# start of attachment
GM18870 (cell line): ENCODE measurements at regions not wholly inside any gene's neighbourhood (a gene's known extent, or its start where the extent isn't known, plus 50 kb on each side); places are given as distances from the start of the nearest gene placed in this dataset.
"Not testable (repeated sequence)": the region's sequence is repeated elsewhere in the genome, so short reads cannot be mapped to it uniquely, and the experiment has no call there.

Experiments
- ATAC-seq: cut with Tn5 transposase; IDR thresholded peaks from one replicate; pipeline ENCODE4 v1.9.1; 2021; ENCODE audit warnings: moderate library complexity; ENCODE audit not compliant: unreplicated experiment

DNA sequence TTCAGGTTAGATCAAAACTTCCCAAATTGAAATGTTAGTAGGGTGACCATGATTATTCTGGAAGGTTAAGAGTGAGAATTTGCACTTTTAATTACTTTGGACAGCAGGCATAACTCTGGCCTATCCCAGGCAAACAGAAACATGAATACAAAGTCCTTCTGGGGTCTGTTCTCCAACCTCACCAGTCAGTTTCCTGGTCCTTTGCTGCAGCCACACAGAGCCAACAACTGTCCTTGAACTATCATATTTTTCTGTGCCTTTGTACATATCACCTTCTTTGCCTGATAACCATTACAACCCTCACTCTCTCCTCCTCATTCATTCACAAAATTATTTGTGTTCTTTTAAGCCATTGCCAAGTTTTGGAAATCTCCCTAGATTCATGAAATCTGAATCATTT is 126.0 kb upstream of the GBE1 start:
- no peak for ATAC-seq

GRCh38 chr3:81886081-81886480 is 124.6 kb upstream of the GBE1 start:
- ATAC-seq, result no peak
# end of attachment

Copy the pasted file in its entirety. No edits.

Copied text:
GM18870 (cell line): ENCODE measurements at regions not wholly inside any gene's neighbourhood (a gene's known extent, or its start where the extent isn't known, plus 50 kb on each side); places are given as distances from the start of the nearest gene placed in this dataset.
"Not testable (repeated sequence)": the region's sequence is repeated elsewhere in the genome, so short reads cannot be mapped to it uniquely, and the experiment has no call there.

Experiments
- ATAC-seq: cut with Tn5 transposase; IDR thresholded peaks from one replicate; pipeline ENCODE4 v1.9.1; 2021; ENCODE audit warnings: moderate library complexity; ENCODE audit not compliant: unreplicated experiment

DNA sequence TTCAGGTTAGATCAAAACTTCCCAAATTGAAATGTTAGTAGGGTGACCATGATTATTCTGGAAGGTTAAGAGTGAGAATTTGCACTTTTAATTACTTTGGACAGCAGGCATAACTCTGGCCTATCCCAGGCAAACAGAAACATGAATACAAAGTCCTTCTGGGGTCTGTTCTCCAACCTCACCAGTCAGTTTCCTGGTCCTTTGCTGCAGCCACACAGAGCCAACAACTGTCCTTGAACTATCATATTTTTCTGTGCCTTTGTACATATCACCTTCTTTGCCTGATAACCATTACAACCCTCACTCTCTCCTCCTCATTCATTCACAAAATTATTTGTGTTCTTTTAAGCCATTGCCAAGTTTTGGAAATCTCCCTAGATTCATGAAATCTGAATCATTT is 126.0 kb upstream of the GBE1 start:
- no peak for ATAC-seq

GRCh38 chr3:81886081-81886480 is 124.6 kb upstream of the GBE1 start:
- ATAC-seq, result no peak